GMD: “They brought [in] a lot of the American boys that had been in prison in Germany; they were starved almost to death.”

What is your birth year?

1920.

How old are you?

97.

How old were you when you served in WWII?

21. 

On childhood and adolescence:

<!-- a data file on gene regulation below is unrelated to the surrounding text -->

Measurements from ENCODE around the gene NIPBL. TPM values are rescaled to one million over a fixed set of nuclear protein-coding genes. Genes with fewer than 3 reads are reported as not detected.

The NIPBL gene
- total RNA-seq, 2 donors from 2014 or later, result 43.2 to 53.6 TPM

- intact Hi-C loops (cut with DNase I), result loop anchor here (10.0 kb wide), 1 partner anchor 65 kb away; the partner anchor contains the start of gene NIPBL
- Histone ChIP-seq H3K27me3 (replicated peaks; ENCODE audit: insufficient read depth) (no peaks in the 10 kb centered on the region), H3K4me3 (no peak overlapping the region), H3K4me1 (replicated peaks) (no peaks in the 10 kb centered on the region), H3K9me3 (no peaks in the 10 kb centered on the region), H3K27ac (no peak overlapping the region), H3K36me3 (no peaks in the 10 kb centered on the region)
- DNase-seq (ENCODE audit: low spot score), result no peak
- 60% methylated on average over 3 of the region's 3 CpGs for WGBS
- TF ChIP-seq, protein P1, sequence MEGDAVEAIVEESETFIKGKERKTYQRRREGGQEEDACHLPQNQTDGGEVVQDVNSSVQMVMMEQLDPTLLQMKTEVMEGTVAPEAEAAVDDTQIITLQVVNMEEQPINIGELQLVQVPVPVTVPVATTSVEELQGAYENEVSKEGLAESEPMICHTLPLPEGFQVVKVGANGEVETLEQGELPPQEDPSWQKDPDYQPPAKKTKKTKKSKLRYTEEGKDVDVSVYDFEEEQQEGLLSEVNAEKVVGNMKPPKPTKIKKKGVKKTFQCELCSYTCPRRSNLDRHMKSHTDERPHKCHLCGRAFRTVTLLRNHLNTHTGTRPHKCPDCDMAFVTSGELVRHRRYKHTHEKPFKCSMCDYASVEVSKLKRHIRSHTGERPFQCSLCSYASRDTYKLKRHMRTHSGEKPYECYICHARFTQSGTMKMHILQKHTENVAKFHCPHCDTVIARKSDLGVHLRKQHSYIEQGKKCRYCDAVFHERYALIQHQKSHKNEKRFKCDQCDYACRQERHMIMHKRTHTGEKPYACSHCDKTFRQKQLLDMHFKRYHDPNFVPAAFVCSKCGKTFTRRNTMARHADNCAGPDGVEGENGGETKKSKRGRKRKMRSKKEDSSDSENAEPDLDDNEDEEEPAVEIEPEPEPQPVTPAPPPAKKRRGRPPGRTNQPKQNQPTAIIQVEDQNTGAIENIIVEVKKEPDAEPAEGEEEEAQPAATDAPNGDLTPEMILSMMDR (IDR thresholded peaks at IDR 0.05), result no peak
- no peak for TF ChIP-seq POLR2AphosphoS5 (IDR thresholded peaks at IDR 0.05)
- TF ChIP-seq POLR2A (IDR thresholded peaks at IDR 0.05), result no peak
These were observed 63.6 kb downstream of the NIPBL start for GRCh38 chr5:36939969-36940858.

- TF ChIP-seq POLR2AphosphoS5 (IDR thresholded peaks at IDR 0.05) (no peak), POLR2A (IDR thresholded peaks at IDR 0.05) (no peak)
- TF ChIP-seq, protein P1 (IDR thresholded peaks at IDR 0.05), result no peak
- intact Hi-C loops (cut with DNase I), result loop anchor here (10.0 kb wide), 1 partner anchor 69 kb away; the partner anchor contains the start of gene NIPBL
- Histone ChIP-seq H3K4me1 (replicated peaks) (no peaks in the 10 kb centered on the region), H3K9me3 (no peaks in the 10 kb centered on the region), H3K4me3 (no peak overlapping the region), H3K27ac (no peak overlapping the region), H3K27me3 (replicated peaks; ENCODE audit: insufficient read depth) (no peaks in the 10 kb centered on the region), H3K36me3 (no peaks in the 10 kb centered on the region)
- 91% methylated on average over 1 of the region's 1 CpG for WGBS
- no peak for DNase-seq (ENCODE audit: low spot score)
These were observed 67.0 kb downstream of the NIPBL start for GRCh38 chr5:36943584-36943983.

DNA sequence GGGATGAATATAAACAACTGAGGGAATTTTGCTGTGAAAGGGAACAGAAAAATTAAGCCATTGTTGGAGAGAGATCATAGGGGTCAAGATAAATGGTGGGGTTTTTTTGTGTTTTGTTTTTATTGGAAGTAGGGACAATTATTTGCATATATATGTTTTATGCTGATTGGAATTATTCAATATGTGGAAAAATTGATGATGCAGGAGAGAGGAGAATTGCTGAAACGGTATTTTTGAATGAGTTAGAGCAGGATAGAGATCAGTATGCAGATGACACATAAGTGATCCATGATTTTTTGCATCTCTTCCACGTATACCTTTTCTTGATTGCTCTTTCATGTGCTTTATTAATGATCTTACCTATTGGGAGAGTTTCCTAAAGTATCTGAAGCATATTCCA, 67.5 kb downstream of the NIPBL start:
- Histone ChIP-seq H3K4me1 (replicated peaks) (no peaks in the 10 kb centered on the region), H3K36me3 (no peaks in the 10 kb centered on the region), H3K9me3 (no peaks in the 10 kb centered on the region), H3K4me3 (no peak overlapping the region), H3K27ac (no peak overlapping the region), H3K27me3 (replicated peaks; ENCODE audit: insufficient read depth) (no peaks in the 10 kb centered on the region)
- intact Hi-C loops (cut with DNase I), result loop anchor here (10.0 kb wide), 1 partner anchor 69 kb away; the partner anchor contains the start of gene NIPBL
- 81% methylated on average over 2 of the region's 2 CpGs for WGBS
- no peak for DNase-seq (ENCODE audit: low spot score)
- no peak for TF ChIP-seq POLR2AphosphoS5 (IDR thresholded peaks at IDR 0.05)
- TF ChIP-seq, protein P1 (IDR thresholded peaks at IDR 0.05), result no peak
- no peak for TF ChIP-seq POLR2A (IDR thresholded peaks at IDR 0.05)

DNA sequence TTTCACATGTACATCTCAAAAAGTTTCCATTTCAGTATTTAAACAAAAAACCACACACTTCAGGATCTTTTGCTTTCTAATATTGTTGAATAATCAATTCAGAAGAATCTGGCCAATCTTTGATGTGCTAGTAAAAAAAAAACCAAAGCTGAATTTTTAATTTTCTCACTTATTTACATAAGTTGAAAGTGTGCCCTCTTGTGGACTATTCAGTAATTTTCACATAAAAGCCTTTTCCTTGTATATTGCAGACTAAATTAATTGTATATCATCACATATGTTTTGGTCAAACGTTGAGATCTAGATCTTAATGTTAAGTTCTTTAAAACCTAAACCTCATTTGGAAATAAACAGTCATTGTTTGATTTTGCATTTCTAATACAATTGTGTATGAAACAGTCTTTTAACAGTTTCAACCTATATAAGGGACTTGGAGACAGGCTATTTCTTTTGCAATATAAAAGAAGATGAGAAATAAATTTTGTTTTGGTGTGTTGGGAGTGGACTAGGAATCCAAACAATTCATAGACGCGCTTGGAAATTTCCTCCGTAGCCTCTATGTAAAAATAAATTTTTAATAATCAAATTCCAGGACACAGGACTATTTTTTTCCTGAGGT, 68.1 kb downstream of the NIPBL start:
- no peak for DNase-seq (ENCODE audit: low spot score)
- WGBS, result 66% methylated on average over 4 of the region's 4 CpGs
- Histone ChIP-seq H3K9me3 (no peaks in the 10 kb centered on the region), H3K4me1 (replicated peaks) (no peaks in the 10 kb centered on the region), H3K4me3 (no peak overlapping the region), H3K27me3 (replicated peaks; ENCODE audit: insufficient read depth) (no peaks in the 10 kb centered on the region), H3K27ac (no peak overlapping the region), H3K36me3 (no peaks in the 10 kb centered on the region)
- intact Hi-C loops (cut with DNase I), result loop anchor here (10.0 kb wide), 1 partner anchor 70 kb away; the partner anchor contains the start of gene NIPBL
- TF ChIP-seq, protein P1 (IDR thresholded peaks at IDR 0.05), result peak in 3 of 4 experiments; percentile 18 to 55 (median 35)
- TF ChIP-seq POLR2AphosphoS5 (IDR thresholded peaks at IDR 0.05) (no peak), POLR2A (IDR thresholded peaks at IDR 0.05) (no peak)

I grew up in a small town called Lexington, Nebraska. My dad had a Texaco agency there, but I had a cousin whose parents had a big farm out in the country. My dad was an athletic coach; he coached football. He was a big man; bigger than I. He played 4 years of college football. I played 4 years of high school football- that was enough for me. I refused to play college football, because I felt, “What do you have when you get through with college football? You have physical injuries the rest of your life, and for maybe one or two years of glory on the football field for what?” I feel sorry for professional athletes. It’s not something that anybody should do, in my opinion. I’ve seen one boy killed playing football, and it’s not pleasant. I would spent all my weekends, and my summers, out at that farm. My uncle bought me a quarter horse, so my cousin and I used to ride horses all over the countryside. During the summer, the farmers would irrigate their fields from water mounds out of the Platt river; we found that most of the water patches were right next to those irrigation ditches. We would ride our horses up the irrigation ditches and steal water mounds. {Laughs} I think the farmers knew we were there! We were 12 years old, 13 years old. I had a real fun life from that standpoint. In the summer, my uncle taught me how to harness horses, and my cousin and I would go out and mow alfalfa hay in the mornings. In the afternoons, we’d go out and we would stack the hay that we’d mowed the day before; it would dry. Then, during the school year, I worked at a grocery store on Saturdays. My dad had taken me, when I was twelve, down to the University of Nebraska and said, “Here’s where you’re going to go to college. So, you’d better study when you go to school.” Well, when I graduated, I had no money, but I had an athletic scholarship. I was on track. I held the state record for the 4-40 and the 100-yard dash. I went down, and I had five jobs. I supported myself, and paid 100% for my first two years of college. On Saturday, I worked at Safeway, and my job was to change all prices. First they’d change the price of corn and they’d raise the price of peas. You never got any bargains there if you shopped there for everything, because they had it maneuvered. {Laughs} On Sunday, I was a night watchman in a bank. I studied at the president’s desk, and then every hour, I went around and punched a time clock. [On] an athletic scholarship, I got to live in a firehole. Another buddy and I lived on the second story of the building, and our job was to shut down the doors when the fire trucks went out at night. Well, we had two firetrucks-one had one side of town and one had the other side of town. Both the crews went down whenever the siren went off, so usually one truck would go on one side, and the other truck would not go, so they would shut the doors down. I think I only got out of bed one night to shut the doors down. {Laughs} I got a job as a steward in an eating cooperative. I got all my mother’s cookbooks and things, and my job was to plan the menu, buy the food, and see that it was prepared properly. For that, I got all my meals. So I had my room, I had my meals, and I was earning extra money- actually banking money. In those days, your college tuition was $30 a semester. What you had to do was provide your books, and your room and board-which I was doing. Then, at the end of the second year, my buddy got a job out here- in Corvallis- [a] college firefighting group. They called it the ‘Red Hats’. We came out, [but] we had no fires, so I wasn’t earning any money. I went to Longview, and my uncle was a doctor there. Right next door to him lived Morgan, who was the manager of a warehouse. So he called his next door neighbor and said, “My nephew and a friend are here, and they need a job.” Harry Morgan next door said, “We’ll send them to the bullgang, at the sawmill.” So I went out there and worked, and I was on the four to twelve o’clock midnight shift. I had nothing to do, and then I noticed the free school at the high school. They had a free sheet-metal Boeing aircraft at the free school, so I went to that school from eight to twelve during the day, and then went to work at four to twelve o’clock midnight. After about of a month of it, the man said, “You’re qualified to work in Seattle, and we’ll pay you 93¢ an hour.” Well, in Nebraska I was getting 25¢ an hour, and I thought I was rich when I was given 75¢ at the sawmill; then I was really getting rich when I was getting 93¢ in Seattle! I went up and went to work for Boeing. After I was there about thirty days, they made me an active foreman. They said, “You haven’t been here long enough for a foreman rating, but,” he said, “you can do the work.” So I did. I built B17s, [and] the first fifty of the new Fs, I built the rear section- from the rear door to the tail. I got a lot of experience there. I was working from four to midnight, so I went to college from eight to twelve at the University of Washington. Eventually, they drafted all men.